Flying Ship and the Superior Mirage

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Aka the 'Fata Morgana' fake news

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When I saw this stunning photo of a ship "flying in the air" with the Superior Mirage explanation emerging in the medias (the species called "Fata Morgana"), I was shocked: the fact is that we rarely (never) have a mirage without a certain level of distorsion or "glitches" in the resulting image. The refraction surface or conditions are never "perfect".

Thank to Mick West, a user from metabunk.org this misconception has been rapidly 'debunked'. It's worth seeing the video: https://www.youtube.com/watch?v=er1mh90wN-k


But maybe to late? In fact, the propagation of this "fata morgana" fake news is quite impressive! It is not only due to tabloids: the same explanation has been copied/pasted in all the medias, including scientific channels which share a part of the responsibility giving their approbation to this "Fata Morgana" frenzy.

We should be more conscious that our personal beliefs are our daily driver of our actions and interpretations of the reality. As we cannot verify everything every days, these insidious convictions tell us when an information should be True (or False). As a result, we let (naturally) our convictions driving most of our choices. For example: "Scientists people are very serious, so what they say is True". The Milgram experiment is the result of this kind of cognitive conditioning.

Most of people define the reality in this manner, even scientists are subjects to bias (https://journals.plos.org/plosmedicine/article?id=10.1371/journal.pmed.0020124. Scientists acknowledge the information of others scientists, or "well formatted" information (when you respond to the standards of a community you rise your chances to be believed : see how nonsense papers can end up in respected scientific papers: or https://slate.com/technology/2014/0...nded-up-in-respected-scientific-journals.html )

And when most people are saying that something is "True", then it is the whole reality of humans which is redefined. Back to our subject: when a meteorologist ("the man of science") say about this viral photo that it is a "Fata Morgana" it will trigger an uncontrollable propagation of this "fake news".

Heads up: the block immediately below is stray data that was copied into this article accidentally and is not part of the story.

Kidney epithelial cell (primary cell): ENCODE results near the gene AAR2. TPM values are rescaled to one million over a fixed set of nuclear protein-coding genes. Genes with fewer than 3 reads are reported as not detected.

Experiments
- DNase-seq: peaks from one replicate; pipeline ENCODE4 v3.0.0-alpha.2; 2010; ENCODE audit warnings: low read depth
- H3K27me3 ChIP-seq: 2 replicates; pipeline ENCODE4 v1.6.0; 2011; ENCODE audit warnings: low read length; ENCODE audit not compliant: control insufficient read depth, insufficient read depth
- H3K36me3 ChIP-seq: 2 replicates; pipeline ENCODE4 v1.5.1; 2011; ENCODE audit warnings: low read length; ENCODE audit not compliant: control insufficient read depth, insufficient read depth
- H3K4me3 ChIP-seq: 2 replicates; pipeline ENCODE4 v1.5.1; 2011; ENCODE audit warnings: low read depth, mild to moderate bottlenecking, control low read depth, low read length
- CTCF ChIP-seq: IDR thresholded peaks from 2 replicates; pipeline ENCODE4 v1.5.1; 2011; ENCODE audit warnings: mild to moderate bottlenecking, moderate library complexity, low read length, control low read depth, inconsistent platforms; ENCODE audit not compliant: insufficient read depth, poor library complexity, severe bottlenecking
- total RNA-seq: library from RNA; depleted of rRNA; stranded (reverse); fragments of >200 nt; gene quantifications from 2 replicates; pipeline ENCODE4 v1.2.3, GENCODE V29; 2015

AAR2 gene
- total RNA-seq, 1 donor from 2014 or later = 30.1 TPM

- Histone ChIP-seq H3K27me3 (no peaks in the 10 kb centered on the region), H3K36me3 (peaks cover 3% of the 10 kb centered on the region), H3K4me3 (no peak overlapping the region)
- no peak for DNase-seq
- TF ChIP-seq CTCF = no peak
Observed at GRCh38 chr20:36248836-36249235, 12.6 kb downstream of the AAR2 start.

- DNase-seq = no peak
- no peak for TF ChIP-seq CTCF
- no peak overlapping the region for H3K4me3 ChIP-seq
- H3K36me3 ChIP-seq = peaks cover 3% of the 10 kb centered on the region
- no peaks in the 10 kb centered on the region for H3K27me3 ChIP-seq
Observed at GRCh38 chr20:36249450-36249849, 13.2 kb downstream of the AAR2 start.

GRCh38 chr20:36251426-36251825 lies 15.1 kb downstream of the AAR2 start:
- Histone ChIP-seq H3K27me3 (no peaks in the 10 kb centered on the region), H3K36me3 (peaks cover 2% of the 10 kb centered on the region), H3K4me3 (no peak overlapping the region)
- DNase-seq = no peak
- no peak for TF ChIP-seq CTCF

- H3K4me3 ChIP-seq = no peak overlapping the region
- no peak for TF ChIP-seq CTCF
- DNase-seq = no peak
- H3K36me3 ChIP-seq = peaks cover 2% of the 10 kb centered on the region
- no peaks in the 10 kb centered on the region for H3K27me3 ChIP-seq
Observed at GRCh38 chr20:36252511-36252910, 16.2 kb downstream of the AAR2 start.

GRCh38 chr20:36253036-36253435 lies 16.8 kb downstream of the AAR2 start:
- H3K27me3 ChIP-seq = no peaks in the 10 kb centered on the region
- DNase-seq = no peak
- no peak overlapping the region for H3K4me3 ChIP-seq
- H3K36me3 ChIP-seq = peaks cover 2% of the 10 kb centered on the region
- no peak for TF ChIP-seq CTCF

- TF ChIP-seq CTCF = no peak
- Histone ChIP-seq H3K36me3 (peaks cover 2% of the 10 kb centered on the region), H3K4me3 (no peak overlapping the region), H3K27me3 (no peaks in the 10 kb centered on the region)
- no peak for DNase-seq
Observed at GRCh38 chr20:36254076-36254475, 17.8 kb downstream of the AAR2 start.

In fact, who is likely to give a "good" opinion on this type of phenomenon ? Not a meteorologist but much more a specialist of optic and refraction calculation. These specialists are rarer and this is where the Metabunk tool for refraction calculation is wonderful!

https://www.metabunk.org/refraction/
This refraction tool let you simulate the visual effects of the atmospheric condition on an object 


Another thing is very annoying in this story: we do not have the original photo (the photo is extremely reduced in size) and meta-datas. Alas, it is often a signature of "fakes" and, in any cases, this makes any further analysis more difficult.

Why all this frenzy? Essentially, because the photo has been extremely zoomed and then "croped" to hide the environment. This is adding to the subjective impression of distance between the ship and the horizon.

So, if it is not a 'Fata Morgana' what is it ?

In fact, my question was to decide between two hypothesis:

  • A photo montage? (a pure fake)
  • Or a false horizon?

In this second case, the horizon is "just" confounded with the sky due to reflection of the sky light. And a way to decide between the two hypothesis was to find / reconstruct the "exact" position of the horizon line.

Luckily ITrailblazer user on metabunk.org found the "good place" and this fit perfectly with two larger versions of the photos initially published by the BBC:


BBC enlarged photography 1
BBC enlarged photography 2

Using these photos in superposition we are able to verify the position of the "real horizon". We are using the line of rocks emerging from the surface on the upper right side of the 1st BBC photo.

Click to zoom in

We superimpose the photo of the BBC in the environment (see below) and Yes! It appears that the real horizon extends beyond the one seen in the original photo. When shown in context, this band of water which reflects the light is really tiny, located very far on the horizon. The published part of the photo is highly zoomed, which enhanced the visual effect.

Click to zoom in

For a larger picture you've the links. I've used an old version of Photoshop so my superposition is hand-made / not perfect: to realize a better adjustment you can use the "warping tool" of one of the last Photoshop versions - but in any cases, you'll have some limitations because the surfaces of the rocks are not flat! The "must" would be to go in the same place to take a photo with a good weather.

Click to zoom in

The line between the sky and the sea is almost visible in the second photo of the BBC as the hue of blue is changing (via the "egalization tool" in Photoshop).

Finally this is the location where these photos has been made:

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